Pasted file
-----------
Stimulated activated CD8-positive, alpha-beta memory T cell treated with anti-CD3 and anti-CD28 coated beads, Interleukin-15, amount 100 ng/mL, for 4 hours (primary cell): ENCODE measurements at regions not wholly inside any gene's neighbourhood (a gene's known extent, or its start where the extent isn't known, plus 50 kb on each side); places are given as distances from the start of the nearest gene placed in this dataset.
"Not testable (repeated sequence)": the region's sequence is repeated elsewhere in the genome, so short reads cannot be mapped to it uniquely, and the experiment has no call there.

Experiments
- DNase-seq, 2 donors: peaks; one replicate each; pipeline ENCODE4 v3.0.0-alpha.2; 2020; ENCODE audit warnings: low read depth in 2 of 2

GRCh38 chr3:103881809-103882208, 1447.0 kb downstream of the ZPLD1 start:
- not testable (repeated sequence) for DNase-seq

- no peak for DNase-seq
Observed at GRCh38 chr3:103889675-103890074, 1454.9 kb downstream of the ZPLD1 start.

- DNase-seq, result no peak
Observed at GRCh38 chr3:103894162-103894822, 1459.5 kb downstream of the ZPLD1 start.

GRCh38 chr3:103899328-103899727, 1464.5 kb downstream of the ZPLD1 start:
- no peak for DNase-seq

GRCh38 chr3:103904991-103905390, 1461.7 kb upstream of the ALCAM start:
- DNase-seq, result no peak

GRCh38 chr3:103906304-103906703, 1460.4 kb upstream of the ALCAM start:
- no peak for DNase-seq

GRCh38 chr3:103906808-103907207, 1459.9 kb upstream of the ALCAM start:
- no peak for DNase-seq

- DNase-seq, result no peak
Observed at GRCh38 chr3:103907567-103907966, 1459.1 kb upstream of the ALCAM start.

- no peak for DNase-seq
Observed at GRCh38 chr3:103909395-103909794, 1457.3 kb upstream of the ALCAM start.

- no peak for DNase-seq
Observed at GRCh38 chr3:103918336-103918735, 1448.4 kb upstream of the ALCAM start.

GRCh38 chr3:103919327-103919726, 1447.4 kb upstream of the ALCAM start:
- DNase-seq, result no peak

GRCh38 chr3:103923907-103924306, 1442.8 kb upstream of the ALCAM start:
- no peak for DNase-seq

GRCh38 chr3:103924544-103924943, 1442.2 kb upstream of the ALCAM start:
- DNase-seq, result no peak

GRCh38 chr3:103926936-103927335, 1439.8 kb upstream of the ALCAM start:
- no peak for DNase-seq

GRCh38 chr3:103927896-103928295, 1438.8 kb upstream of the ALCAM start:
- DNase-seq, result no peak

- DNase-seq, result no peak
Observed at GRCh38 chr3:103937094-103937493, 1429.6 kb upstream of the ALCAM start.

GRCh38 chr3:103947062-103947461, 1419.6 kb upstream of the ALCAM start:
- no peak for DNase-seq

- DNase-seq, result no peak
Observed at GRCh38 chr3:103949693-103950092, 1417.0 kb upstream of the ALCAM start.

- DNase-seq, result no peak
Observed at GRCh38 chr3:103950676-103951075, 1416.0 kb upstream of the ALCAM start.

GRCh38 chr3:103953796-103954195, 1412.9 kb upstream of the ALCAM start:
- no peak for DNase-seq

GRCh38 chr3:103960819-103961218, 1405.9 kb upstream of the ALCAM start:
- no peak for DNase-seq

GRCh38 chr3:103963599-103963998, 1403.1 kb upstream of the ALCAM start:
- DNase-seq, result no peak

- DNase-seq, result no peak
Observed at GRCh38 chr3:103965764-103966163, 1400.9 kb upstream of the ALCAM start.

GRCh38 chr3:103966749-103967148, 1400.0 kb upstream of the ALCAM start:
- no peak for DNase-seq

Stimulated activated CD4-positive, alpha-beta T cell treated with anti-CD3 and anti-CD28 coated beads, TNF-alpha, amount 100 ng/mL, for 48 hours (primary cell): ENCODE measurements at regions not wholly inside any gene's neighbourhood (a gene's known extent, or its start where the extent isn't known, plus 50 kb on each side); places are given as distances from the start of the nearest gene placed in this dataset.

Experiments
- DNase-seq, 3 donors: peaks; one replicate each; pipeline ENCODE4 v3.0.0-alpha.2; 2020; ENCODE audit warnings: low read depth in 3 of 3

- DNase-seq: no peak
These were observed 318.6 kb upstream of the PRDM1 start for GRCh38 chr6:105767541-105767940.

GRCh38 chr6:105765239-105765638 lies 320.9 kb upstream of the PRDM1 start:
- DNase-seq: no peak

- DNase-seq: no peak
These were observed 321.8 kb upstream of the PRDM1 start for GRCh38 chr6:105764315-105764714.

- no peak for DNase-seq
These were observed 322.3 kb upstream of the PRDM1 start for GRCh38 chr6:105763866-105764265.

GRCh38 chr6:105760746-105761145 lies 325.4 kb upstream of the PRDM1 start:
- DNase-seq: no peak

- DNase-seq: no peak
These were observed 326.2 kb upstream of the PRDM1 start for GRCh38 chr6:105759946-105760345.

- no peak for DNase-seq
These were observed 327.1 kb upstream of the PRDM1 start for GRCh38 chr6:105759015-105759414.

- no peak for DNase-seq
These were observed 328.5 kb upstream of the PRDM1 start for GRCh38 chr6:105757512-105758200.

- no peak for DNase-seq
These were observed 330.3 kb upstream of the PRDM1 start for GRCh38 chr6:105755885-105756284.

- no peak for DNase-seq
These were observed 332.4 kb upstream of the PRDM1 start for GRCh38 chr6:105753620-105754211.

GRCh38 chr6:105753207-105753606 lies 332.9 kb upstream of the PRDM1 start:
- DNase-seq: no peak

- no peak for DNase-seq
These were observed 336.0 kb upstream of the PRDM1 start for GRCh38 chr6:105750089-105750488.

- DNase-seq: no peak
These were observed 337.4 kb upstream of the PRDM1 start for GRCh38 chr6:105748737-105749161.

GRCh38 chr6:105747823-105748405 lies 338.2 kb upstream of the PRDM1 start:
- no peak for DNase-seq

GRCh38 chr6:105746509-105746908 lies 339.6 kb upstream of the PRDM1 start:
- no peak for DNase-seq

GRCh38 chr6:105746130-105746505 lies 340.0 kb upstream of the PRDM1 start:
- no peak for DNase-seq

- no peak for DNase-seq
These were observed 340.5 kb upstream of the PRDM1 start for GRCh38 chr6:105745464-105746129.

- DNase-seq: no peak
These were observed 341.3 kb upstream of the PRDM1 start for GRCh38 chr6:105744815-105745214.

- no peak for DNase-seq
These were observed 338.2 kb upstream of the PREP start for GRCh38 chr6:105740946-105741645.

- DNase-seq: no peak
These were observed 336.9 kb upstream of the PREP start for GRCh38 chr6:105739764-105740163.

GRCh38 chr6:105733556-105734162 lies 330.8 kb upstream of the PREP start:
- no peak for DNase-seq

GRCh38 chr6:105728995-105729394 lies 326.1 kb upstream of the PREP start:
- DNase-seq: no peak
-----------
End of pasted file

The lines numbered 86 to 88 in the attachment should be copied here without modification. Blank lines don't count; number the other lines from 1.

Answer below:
GRCh38 chr6:105746130-105746505 lies 340.0 kb upstream of the PRDM1 start:
- no peak for DNase-seq

- no peak for DNase-seq